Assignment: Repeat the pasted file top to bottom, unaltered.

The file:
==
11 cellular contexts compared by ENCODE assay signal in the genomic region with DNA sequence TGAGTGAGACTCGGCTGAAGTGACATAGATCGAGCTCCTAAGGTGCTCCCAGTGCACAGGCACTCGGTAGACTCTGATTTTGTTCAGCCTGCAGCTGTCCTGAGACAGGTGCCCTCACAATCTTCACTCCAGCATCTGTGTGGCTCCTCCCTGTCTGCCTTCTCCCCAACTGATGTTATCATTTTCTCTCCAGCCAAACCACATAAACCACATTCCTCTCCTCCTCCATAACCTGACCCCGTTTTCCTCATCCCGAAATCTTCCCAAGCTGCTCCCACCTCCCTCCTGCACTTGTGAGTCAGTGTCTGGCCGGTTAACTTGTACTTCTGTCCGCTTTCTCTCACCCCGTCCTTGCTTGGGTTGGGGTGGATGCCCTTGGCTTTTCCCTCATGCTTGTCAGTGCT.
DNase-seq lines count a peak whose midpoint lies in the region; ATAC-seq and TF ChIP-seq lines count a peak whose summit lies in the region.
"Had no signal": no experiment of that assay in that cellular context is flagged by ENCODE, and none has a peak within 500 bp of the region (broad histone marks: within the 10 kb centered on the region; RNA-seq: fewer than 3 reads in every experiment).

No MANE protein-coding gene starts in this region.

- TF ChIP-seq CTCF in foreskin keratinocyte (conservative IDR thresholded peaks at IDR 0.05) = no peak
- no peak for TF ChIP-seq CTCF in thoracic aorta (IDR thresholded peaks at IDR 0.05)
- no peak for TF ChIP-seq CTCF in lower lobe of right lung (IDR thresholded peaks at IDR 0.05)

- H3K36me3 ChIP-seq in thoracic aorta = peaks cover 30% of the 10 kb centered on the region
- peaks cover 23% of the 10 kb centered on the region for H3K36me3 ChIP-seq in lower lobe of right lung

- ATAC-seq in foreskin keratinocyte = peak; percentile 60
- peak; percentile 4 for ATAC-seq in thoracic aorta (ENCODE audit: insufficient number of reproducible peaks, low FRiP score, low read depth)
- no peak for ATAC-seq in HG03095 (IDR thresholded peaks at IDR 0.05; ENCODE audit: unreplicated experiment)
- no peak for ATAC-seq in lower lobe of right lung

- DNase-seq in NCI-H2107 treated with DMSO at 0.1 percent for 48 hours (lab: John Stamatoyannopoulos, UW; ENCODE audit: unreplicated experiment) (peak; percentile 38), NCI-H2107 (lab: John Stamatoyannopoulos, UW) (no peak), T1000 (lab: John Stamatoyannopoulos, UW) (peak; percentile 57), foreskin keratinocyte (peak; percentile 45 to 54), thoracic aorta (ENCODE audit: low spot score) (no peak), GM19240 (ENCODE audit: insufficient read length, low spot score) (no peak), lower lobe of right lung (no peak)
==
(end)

11 cellular contexts compared by ENCODE assay signal in the genomic region with DNA sequence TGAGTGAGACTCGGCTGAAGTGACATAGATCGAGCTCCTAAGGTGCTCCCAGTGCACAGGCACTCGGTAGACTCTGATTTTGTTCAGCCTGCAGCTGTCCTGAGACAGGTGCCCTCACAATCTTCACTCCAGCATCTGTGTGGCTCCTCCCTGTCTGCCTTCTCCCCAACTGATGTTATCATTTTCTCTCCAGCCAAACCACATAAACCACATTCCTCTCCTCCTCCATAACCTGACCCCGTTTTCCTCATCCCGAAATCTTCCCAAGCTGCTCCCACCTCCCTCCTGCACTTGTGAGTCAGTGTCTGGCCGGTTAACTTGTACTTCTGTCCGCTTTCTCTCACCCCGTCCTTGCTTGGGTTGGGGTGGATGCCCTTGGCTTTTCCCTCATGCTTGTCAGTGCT.
DNase-seq lines count a peak whose midpoint lies in the region; ATAC-seq and TF ChIP-seq lines count a peak whose summit lies in the region.
"Had no signal": no experiment of that assay in that cellular context is flagged by ENCODE, and none has a peak within 500 bp of the region (broad histone marks: within the 10 kb centered on the region; RNA-seq: fewer than 3 reads in every experiment).

No MANE protein-coding gene starts in this region.

- TF ChIP-seq CTCF in foreskin keratinocyte (conservative IDR thresholded peaks at IDR 0.05) = no peak
- no peak for TF ChIP-seq CTCF in thoracic aorta (IDR thresholded peaks at IDR 0.05)
- no peak for TF ChIP-seq CTCF in lower lobe of right lung (IDR thresholded peaks at IDR 0.05)

- H3K36me3 ChIP-seq in thoracic aorta = peaks cover 30% of the 10 kb centered on the region
- peaks cover 23% of the 10 kb centered on the region for H3K36me3 ChIP-seq in lower lobe of right lung

- ATAC-seq in foreskin keratinocyte = peak; percentile 60
- peak; percentile 4 for ATAC-seq in thoracic aorta (ENCODE audit: insufficient number of reproducible peaks, low FRiP score, low read depth)
- no peak for ATAC-seq in HG03095 (IDR thresholded peaks at IDR 0.05; ENCODE audit: unreplicated experiment)
- no peak for ATAC-seq in lower lobe of right lung

- DNase-seq in NCI-H2107 treated with DMSO at 0.1 percent for 48 hours (lab: John Stamatoyannopoulos, UW; ENCODE audit: unreplicated experiment) (peak; percentile 38), NCI-H2107 (lab: John Stamatoyannopoulos, UW) (no peak), T1000 (lab: John Stamatoyannopoulos, UW) (peak; percentile 57), foreskin keratinocyte (peak; percentile 45 to 54), thoracic aorta (ENCODE audit: low spot score) (no peak), GM19240 (ENCODE audit: insufficient read length, low spot score) (no peak), lower lobe of right lung (no peak)